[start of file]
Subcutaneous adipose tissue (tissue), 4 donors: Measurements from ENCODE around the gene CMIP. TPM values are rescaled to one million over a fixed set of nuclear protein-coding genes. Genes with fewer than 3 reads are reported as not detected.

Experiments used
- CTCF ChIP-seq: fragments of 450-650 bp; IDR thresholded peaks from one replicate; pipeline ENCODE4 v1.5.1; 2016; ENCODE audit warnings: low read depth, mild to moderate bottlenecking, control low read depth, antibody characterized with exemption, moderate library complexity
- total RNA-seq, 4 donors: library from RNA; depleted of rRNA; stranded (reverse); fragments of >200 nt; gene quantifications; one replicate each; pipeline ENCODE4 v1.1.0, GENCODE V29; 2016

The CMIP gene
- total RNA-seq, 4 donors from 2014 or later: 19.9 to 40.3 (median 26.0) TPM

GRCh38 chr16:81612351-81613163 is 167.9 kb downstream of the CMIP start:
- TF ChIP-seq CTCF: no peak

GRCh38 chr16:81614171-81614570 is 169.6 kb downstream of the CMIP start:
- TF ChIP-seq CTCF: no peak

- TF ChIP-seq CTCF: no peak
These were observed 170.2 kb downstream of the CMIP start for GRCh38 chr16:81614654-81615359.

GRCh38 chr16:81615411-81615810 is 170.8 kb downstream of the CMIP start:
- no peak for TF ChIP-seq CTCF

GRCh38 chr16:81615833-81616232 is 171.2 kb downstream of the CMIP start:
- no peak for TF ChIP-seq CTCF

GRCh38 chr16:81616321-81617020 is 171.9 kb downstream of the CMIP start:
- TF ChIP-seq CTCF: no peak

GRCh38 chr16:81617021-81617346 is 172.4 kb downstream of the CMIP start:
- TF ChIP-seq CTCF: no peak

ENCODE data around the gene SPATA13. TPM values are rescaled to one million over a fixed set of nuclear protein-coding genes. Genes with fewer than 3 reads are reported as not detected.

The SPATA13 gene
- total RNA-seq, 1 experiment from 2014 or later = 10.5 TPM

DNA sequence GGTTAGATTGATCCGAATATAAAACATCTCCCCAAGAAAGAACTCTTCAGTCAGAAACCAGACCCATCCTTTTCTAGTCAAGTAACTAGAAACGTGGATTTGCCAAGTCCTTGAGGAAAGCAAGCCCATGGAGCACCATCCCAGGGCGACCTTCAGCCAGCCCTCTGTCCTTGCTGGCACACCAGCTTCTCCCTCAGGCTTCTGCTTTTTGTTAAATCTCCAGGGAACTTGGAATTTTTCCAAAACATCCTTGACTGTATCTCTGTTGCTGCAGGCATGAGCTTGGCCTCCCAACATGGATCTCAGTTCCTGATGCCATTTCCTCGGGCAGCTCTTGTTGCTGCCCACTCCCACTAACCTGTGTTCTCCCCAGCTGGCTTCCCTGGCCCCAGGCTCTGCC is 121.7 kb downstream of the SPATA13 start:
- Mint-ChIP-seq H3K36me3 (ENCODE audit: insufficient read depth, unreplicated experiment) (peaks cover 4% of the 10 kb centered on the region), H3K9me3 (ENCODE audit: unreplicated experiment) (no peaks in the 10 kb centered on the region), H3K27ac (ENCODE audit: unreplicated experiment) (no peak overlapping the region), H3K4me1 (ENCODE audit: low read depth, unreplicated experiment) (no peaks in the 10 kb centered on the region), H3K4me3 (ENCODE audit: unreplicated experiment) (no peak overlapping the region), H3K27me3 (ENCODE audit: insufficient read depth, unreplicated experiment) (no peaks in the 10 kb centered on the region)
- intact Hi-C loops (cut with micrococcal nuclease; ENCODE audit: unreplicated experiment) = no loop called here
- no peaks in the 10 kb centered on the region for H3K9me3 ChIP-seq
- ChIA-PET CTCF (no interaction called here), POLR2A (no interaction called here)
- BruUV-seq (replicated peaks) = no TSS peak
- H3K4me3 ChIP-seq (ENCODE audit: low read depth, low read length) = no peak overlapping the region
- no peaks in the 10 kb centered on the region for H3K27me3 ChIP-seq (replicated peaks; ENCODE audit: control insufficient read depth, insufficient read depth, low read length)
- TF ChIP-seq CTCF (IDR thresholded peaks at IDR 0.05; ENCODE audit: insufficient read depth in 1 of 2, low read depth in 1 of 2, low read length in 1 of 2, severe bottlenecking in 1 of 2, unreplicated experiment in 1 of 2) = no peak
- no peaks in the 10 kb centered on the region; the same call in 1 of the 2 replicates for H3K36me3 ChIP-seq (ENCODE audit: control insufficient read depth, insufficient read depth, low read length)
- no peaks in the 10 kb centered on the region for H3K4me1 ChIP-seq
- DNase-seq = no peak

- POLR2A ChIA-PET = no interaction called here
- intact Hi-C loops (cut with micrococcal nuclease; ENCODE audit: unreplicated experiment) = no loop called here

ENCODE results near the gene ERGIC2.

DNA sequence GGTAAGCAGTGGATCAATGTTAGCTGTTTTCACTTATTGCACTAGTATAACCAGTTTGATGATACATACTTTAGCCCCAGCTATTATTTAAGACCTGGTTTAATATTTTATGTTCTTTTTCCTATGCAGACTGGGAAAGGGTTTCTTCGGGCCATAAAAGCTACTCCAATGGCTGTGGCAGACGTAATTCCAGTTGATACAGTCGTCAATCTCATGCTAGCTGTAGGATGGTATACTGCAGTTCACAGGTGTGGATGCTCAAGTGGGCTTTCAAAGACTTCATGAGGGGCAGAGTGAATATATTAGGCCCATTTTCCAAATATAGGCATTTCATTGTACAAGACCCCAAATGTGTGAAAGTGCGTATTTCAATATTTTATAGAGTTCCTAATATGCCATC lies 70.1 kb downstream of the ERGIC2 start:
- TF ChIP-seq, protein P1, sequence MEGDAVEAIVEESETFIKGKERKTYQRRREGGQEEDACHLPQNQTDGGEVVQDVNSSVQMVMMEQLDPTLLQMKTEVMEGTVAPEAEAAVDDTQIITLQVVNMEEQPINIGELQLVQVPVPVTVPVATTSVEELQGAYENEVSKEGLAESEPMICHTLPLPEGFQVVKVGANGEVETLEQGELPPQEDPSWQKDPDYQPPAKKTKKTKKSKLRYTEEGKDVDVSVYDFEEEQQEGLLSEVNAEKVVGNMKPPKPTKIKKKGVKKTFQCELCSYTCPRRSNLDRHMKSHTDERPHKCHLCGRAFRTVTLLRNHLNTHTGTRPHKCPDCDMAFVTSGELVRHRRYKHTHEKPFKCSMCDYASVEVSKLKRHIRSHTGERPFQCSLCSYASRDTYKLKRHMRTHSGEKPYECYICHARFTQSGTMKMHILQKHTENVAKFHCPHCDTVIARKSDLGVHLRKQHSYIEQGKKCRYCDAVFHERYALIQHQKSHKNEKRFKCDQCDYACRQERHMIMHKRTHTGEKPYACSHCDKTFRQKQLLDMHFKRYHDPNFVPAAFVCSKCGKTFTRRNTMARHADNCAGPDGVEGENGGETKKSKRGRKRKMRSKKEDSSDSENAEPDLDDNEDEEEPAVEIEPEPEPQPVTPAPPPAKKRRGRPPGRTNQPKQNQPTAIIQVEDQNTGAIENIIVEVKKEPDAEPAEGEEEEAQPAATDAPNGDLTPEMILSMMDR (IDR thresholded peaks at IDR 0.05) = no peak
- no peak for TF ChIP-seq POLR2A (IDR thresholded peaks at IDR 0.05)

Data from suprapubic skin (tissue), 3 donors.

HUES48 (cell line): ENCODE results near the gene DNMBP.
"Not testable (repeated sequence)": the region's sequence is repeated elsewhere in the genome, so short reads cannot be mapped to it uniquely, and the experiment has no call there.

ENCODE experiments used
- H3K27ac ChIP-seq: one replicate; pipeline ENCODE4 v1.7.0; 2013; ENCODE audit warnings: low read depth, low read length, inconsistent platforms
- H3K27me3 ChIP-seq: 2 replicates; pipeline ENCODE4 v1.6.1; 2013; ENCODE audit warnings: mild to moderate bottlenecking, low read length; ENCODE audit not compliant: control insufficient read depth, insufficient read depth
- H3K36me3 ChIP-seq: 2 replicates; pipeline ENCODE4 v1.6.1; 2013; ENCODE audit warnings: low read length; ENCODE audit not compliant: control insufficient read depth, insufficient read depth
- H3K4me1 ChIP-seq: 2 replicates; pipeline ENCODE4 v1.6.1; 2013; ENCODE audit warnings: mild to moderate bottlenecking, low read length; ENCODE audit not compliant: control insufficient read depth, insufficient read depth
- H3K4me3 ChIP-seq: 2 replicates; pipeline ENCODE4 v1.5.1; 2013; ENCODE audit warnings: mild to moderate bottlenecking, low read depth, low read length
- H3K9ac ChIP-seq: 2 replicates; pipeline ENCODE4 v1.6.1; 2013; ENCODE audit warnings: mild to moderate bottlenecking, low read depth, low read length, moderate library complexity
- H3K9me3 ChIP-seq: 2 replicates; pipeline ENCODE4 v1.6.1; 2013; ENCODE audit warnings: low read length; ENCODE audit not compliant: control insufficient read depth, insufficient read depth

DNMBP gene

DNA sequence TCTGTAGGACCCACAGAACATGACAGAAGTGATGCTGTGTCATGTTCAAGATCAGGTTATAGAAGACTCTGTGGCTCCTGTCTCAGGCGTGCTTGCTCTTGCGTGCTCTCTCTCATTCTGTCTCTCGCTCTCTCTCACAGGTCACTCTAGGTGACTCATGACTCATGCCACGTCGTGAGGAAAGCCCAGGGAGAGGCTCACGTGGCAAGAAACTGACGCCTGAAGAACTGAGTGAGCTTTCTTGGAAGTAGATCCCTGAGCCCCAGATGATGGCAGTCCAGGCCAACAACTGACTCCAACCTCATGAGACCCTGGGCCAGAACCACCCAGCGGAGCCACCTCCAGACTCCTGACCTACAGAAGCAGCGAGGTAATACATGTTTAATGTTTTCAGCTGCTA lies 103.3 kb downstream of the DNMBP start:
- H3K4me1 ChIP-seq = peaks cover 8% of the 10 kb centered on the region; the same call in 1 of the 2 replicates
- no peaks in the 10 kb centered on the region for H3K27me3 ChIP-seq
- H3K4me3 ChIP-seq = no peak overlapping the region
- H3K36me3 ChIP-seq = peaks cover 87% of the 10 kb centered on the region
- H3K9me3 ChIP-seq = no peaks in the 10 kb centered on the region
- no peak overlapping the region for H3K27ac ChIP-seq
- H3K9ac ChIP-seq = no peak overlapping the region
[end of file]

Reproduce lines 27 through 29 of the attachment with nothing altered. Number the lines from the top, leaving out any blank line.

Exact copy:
- no peaks in the 10 kb centered on the region for H3K9me3 ChIP-seq
- ChIA-PET CTCF (no interaction called here), POLR2A (no interaction called here)
- BruUV-seq (replicated peaks) = no TSS peak